From the DVD case:
Dracula (Christopher Lee), a centuries-old nobleman damned to an eternal half-life, travels from his native Transylvania to London. In the lurid nightlife of his adopted city, he finds new victims. He also finds Dr. Van Helsing (Peter Cushing), a scientist who becomes the Count’s implacable foe in a deadly game of bat-and-mouse. (1958, color)
Hammer Production’s Horror of Dracula is the standard by which I measure all other vampire films. More than Universal’s Dracula with Bela Lugosi, Horror of Dracula brought true chills to the imaginations of the youth of my generation.
Christopher Lee (Horror Hotel, The Wicker Man) plays the celebrated fiend with power and grace, and an animal magnetism that his female victims can not resist. He’s charming when need be, and is appropriately gruesome when in the throes of blood lust.
But it is Peter Cushing (The Vampire Lovers, The Curse of Frankenstein) as Dr. Van Helsing that really endears this film to me. In my book, there has never been a better Van Helsing. He is intelligent, determined, intense, and always the gentleman. I rank him with Vincent Price as one of the Kings of Horror.
Michael Gough (Konga, Horrors of the Black Museum) plays a significant role as Arthur Holmwood, and Valerie Gaunt (The Curse of Frankenstein) is both seductive and menacing in the part of Dracula’s vampire slave.
Everything in Horror of Dracula works well. A fantastic script by Hammer writer Jimmy Sangster and wonderful direction by Terence Fisher (The Curse of the Werewolf, Island of Terror), combined with a powerful musical score and great acting make this the film to beat when it comes to Dracula pictures.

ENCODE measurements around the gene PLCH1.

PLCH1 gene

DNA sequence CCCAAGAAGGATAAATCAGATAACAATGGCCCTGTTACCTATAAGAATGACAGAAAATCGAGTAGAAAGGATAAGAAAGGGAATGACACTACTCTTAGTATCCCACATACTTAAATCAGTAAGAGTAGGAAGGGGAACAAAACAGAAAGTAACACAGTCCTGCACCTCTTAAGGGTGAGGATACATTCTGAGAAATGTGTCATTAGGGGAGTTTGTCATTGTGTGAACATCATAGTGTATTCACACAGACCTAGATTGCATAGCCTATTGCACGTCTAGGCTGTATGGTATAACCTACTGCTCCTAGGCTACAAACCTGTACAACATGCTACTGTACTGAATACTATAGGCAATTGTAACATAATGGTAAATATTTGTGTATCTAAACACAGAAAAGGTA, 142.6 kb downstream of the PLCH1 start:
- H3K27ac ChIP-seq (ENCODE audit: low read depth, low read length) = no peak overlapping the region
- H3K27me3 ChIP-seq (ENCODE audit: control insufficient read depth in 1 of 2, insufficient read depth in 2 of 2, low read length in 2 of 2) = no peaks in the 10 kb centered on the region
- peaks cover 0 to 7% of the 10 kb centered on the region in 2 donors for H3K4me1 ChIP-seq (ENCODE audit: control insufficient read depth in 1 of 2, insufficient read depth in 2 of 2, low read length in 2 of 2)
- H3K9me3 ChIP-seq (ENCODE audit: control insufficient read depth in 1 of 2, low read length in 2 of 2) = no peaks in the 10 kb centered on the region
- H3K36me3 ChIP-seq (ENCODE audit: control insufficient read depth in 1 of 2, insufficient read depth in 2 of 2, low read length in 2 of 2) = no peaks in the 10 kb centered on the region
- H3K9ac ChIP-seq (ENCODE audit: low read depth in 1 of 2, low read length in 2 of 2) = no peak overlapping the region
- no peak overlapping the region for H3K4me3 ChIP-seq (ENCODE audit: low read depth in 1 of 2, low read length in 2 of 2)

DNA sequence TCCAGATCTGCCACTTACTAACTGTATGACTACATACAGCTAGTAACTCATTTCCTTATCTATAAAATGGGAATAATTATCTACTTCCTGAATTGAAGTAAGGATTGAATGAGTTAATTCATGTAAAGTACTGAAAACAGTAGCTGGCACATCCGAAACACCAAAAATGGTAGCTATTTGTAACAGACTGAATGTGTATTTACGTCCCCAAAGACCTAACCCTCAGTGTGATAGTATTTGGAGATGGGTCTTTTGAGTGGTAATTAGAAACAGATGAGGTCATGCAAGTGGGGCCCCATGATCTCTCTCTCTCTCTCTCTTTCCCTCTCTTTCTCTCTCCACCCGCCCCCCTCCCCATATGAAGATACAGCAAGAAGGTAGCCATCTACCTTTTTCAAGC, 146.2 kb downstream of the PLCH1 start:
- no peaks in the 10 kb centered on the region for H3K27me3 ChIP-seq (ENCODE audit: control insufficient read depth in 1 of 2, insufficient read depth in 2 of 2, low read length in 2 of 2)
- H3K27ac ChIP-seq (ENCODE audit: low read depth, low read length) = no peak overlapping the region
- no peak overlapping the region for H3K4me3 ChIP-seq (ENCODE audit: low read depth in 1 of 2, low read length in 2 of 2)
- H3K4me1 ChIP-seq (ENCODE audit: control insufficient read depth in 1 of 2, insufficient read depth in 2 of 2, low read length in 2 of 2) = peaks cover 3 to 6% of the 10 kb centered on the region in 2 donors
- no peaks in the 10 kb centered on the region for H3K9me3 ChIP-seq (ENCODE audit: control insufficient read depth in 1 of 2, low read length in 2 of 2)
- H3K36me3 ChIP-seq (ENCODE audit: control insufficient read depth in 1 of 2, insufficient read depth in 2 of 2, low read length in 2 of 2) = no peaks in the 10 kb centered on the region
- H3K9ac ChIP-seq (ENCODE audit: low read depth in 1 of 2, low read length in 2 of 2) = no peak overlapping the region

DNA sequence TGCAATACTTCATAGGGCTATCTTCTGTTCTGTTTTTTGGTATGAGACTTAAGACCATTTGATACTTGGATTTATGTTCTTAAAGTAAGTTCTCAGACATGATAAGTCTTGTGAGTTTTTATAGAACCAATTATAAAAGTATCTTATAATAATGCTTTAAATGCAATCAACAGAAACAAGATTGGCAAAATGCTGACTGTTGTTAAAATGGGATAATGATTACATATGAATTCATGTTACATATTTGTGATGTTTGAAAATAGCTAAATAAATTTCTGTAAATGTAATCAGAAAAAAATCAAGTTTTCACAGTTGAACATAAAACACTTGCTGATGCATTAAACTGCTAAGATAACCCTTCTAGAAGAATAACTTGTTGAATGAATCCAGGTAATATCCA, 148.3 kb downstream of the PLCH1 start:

The scene where Van Helsing and Holmwood meet Lucy (Carol Marsh) at her crypt is one of my favorite scenes in all vampire film history. It seems to me that this is the first time we see a cross pressed to a vampire’s forehead, branding the sizzling image onto the creature. This is cliche now, but what a startling display in 1958.
We do find ourselves slapping our foreheads from time to time when the characters make stupid mistakes. For example, I’m pretty sure Dracula would be careful to keep the door to his lair locked, so not just any clown could come in and pound a stake through his chest. Similarly, when Jonathan Harker (John Van Eyssen) comes upon Dracula and his vampire mistress sleeping in their coffins, he would have killed Dracula first, and left the less threatening mistress for last. Of course, the film would have been over in half an hour in that case, and what fun is there in that?
Horror of Dracula is definitely worth the full price of admission. That is, pick it up even if you don’t find it in a bargain bin.
Scene to watch for: Van Helsing slaps a hysterical maid to her senses.
Line to listen for: “Why all these garlic flowers? Over the window? And up here? They’re not for decoration, are they?”
Mark’s Rating: ! ! ! ! ! out of 5.